“The key strategies for improving the health of a country’s population through health care are to promote timely access to preventive, acute, and chronic care and to deliver evidence-based and appropriate care services. Timely access for people at risk for poor health may be impeded by three features of health care systems: the cost of care and its affordability for individuals, the administrative burden (or hassle) that people confront as they obtain and receive care, and disparities or inequities in the delivery of care based on income, educational attainment, race or ethnic background, or other nonclinical personal characteristics. Cost, administrative burden, and disparities can discourage people from seeking or continuing care. Furthermore, these three features disproportionately affect the quality of care for populations with higher health risks due to lower income, lower educational level, or minority status. Consequently, providing adequate insurance and reducing both administrative burden and disparities in care are also key strategies of a high-performing health care system.”
The foregoing excerpt from the New England Journal of Medicine, July 14, 2017, article entitled From Last to First — Could the U.S. Health Care System Become the Best in the World? (http://bit.ly/2uM1OVf) glosses over the real key to healthcare success — “to deliver evidence-based and appropriate care services” — in deference to a discussion of “key strategies for a high-performing health care system” that are oriented more toward administrative simplification, accessibility and cost. The delivery of evidence-based and appropriate care services rely more on the cognitive capabilities of clinicians, which capabilities are challenged by the complexity of the human body and the comparably complex plethora of processes that characterize every healthcare delivery venue. Therefore, clinicians suffer from cognitive overload; which arguably is the root cause of medical mistakes and resulting patient adverse events.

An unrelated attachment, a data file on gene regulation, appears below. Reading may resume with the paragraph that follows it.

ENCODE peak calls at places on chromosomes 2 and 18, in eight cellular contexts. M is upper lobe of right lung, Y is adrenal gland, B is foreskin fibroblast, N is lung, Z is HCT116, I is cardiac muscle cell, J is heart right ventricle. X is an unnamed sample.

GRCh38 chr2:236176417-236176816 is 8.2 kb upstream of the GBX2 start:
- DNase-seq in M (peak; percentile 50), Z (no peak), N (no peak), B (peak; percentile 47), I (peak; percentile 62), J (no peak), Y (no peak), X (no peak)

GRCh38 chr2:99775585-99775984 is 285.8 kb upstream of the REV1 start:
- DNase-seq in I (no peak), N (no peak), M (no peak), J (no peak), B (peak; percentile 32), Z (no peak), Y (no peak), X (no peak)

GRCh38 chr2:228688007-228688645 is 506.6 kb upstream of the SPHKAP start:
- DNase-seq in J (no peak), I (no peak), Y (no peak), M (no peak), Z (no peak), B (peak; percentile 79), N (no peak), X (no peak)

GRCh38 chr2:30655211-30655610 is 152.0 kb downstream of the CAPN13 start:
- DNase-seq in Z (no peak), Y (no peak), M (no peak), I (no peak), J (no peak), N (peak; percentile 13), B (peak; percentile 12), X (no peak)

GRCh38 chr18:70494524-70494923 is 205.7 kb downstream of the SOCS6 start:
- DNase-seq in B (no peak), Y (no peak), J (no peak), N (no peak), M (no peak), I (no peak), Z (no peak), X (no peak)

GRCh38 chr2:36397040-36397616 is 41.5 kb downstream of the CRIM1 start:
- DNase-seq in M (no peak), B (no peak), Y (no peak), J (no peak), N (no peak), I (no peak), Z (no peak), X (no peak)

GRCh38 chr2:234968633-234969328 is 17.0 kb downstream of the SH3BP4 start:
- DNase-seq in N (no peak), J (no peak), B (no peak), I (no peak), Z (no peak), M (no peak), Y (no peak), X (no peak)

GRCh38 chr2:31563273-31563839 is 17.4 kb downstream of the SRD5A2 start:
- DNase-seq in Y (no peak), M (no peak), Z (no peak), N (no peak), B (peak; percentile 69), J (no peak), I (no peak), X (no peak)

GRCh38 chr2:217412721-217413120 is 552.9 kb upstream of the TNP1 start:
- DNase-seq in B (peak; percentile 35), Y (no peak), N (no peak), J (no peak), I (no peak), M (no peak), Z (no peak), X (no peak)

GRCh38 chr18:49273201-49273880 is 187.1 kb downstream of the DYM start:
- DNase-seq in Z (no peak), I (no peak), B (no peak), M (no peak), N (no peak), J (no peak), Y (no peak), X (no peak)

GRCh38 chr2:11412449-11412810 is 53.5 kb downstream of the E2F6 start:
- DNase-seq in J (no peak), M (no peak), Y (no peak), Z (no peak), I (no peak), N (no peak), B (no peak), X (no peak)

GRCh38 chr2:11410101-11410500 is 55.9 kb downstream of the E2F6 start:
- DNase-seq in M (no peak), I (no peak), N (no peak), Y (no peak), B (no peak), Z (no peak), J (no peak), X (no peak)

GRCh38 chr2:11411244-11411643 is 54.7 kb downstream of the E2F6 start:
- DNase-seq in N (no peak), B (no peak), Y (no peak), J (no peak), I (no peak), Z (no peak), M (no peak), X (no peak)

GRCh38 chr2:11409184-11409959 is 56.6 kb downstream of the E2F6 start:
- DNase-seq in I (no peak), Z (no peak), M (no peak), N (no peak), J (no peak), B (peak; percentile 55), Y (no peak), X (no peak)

An information technology (IT) solution compliant with The Cloud Healthcare Appliance Real-Time Solution as a Service (CHARTSaaS) reference architecture (RA), which solution will enable healthcare provider subject matter experts to create IT applications a.k.a. “apps” for cognitive support with little or no expert help from IT staff. Such apps can automate such problematic and error-prone use cases as differential diagnosis, treatment planning and alarm/alert fatigue mitigation. Please validate my CHARTSaaS RA proposition to your own satisfaction by reading the white paper at http://bit.ly/2vmK1Rx, viewing the tutorials posted on YouTube (http://bit.ly/2sVajvS and https://www.youtube.com/watch?v=f5OtbCCDNLs) and also by reviewing the details of CHARTSaaS™ and the CHARTSaaS RA™ in these presentations:
Healthcare providers will benefit significantly from appreciating and then applying a CHARTSaaS RA-compliant IT solution. To do so will mitigate medical mistakes (currently the third leading cause of patient deaths. per Makaray and Daniel (http://bit.ly/1rtW6Sa); thereby minimizing patient adverse events and optimizing clinical case outcomes while maximizing the cost-effectiveness of care and treatment, and also accelerating the accrual and facilitating the application of medical knowledge.